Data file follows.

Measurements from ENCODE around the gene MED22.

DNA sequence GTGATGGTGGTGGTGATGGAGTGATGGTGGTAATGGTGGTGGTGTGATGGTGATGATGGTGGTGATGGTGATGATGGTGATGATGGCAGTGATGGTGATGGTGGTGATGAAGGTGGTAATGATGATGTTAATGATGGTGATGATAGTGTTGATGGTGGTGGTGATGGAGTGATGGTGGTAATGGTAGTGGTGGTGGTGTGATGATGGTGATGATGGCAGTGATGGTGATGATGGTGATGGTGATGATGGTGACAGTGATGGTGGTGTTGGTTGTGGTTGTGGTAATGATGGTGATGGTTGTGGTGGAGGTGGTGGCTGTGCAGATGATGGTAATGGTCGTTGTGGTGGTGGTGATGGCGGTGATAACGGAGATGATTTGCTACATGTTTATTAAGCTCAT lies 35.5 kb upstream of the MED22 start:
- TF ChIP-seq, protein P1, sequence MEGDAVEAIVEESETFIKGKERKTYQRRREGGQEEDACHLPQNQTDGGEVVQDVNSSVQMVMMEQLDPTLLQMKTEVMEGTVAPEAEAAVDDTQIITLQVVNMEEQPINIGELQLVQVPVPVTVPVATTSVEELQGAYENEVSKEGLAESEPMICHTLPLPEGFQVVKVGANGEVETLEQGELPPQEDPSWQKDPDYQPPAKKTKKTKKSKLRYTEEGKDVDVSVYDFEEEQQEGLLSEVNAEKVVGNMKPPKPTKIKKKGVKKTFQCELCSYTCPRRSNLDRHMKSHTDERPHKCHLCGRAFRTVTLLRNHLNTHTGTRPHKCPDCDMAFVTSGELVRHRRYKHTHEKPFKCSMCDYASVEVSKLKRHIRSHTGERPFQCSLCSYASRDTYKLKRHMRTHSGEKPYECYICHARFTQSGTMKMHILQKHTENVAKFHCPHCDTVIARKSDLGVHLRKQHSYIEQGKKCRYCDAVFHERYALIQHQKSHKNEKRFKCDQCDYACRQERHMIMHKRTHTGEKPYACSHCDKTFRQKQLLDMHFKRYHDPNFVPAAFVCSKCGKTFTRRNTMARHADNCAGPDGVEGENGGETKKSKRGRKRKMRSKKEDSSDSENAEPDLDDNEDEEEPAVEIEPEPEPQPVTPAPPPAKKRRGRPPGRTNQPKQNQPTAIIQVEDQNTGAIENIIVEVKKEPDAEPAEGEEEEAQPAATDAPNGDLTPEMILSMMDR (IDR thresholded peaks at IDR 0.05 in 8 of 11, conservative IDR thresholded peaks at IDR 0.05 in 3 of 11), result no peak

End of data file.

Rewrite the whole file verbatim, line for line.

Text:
Measurements from ENCODE around the gene MED22.

DNA sequence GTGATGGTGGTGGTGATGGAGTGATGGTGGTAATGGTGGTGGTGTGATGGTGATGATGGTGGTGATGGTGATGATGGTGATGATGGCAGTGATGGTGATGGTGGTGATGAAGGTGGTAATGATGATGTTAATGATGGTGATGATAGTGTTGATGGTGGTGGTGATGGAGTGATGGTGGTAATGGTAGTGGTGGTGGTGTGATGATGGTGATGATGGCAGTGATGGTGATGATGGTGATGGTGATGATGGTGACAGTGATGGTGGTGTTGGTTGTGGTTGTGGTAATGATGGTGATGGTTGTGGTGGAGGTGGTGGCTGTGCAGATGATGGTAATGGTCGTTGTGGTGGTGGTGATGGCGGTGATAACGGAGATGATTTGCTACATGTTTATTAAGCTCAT lies 35.5 kb upstream of the MED22 start:
- TF ChIP-seq, protein P1, sequence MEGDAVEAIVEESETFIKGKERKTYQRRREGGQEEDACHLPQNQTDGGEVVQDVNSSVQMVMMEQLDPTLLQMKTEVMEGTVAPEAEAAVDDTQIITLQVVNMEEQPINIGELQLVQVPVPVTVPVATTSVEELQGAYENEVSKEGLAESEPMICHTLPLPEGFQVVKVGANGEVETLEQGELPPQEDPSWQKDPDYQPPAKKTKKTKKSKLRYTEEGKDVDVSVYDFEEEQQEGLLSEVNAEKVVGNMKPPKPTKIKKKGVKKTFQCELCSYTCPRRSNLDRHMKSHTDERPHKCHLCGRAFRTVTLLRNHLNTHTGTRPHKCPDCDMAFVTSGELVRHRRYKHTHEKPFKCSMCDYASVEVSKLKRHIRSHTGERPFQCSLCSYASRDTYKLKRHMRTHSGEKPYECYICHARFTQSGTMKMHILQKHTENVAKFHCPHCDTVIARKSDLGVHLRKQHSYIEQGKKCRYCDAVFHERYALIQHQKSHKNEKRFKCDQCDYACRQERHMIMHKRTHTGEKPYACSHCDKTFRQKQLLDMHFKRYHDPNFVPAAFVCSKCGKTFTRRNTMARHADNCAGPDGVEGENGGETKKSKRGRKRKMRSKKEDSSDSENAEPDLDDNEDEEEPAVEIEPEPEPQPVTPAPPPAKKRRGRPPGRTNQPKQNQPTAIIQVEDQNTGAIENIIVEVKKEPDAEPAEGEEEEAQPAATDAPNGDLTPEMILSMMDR (IDR thresholded peaks at IDR 0.05 in 8 of 11, conservative IDR thresholded peaks at IDR 0.05 in 3 of 11), result no peak